TV platform forecasts to 2022: stability rules

Despite significant changes in people’s video viewing habits over the last few years, the TV platform landscape has appeared to reach an equilibrium

We expect pay-TV to retain its utility status for most existing customers. At the margins, movement from Sky and Virgin Media to free-to-air or pay-lite services will be mitigated by population growth

The excitable growth phases for Netflix and Amazon are likely to be over, but they have carved out prominent positions in the market. Meanwhile, the uncomplicated allure of free TV remains strong for half the UK


6 July 2018 - 5:28pm -- Claire O'Brien

Julian Aquilina was quoted in an article on the anticipated viewing figures for England’s World Cup quarter-final against Sweden. 24.4m people tuned into ITV for England’s last-sixteen against Columbia. Julian remarked that “these are very, very big numbers, figures that are not far off the top TV programmes ever, so in that sense it is particularly surprising. It shows that people still love these really big live events that bring shared experiences and there’s nothing quite like the World Cup to bring the whole nation together. When it comes to Sweden people will want to be part of that,” and viewing figures may rise. Julian said “It’s on at the weekend, it’s in the middle of the day, and while that could mean figures go either way, people are more likely to be at home to turn the football on.”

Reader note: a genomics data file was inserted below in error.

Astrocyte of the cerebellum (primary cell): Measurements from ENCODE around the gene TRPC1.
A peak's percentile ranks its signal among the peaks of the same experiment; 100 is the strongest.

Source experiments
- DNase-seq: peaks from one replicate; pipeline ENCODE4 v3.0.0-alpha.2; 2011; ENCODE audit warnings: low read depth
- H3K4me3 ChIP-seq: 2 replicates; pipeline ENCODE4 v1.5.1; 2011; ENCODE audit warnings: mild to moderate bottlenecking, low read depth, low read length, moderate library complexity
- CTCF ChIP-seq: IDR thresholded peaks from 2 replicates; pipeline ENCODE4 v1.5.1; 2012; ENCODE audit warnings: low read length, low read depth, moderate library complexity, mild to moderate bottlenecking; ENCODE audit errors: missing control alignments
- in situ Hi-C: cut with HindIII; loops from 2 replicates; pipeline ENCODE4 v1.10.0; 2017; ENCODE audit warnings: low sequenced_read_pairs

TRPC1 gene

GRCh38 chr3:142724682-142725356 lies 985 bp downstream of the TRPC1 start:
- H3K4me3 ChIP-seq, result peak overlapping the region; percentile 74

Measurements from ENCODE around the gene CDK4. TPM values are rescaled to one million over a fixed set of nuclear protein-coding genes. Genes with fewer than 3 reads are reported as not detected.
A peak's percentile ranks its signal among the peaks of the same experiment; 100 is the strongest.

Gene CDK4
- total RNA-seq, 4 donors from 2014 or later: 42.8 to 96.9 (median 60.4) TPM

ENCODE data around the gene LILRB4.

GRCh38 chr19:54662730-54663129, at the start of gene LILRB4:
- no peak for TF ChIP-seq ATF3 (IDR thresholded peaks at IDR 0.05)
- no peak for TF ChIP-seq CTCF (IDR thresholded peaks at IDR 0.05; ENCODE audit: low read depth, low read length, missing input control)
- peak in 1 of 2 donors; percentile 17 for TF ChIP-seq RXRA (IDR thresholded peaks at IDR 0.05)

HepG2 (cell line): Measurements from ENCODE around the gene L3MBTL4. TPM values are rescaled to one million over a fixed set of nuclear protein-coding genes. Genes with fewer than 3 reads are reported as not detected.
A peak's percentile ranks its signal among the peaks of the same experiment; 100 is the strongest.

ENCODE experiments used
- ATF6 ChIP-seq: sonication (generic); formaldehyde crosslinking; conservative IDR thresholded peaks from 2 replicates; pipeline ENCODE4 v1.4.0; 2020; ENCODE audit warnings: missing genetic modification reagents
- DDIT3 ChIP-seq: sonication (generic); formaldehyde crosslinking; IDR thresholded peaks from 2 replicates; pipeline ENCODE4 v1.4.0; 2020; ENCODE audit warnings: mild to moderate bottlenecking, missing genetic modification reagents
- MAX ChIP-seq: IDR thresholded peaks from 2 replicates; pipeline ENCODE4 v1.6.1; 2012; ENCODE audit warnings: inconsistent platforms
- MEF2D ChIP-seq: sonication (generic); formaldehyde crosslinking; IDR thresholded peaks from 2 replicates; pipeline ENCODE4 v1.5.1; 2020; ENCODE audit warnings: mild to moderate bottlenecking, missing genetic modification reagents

The Guardian

6 July 2018 - 3:55pm -- Claire O'Brien

Claire Enders was quoted in an article contemplating the prospects of former Chief Executive of WPP Sir Martin Sorrell, and his new company, S4 Capital. His former employer has already issued a legal threat if he pursues a take-over bid for Media Monkeys, and sceptics argue his personal reputation will inhibit him. However, he has already managed to attract £11m from investors, including Schroders and Lord Rothschild. Claire was quoted saying “he has certainly got a lot of mojo. That matters in the real world and he has been very rapid and aggressive in defending his reputation. People admire that. Do people care he is a bully, no. Most people have encountered that. He does have a good reputation for creating businesses. People accept these flaws, as long as there is no wrongdoing.”

Europe's Creative Hubs Update 2018

This third edition of Europe's Creative Hubs, produced on behalf of Bertelsmann, highlights the challenges of the digital age for enterprises of the creative industries of France, Germany and the UK from new consumer behaviours and the advent of new competitors and new forms of competition for users and customers from tech giants, Amazon, Facebook, Google and Netflix.

Daily Mail

5 July 2018 - 4:43pm -- Claire O'Brien

Tom Harrington was quoted in an article on the launch of Amazon’s free, ad-funded TV channels. This launch represents a threat to commercial broadcasters and their domination of the TV advertising market. Tom explained that 'Amazon has offered its channels service for a while but what this would do is expand their offering. They will likely be looking to strike more partnerships across Europe with free-to-air broadcasters. The next obvious step would be for Amazon to then deal with the advertising end of things, selling the ads that appear alongside content that appears on Prime. But broadcasters like ITV, the BBC and Channel 4 are very worried about the growth of Amazon and Netflix and they will not want to run the risk of giving up their relationships with advertisers. I imagine they will be reticent about the prospect of any deals like that, even though it could be easy money at a time when revenues are under pressure.'

Digiday UK

5 July 2018 - 12:39pm -- Claire O'Brien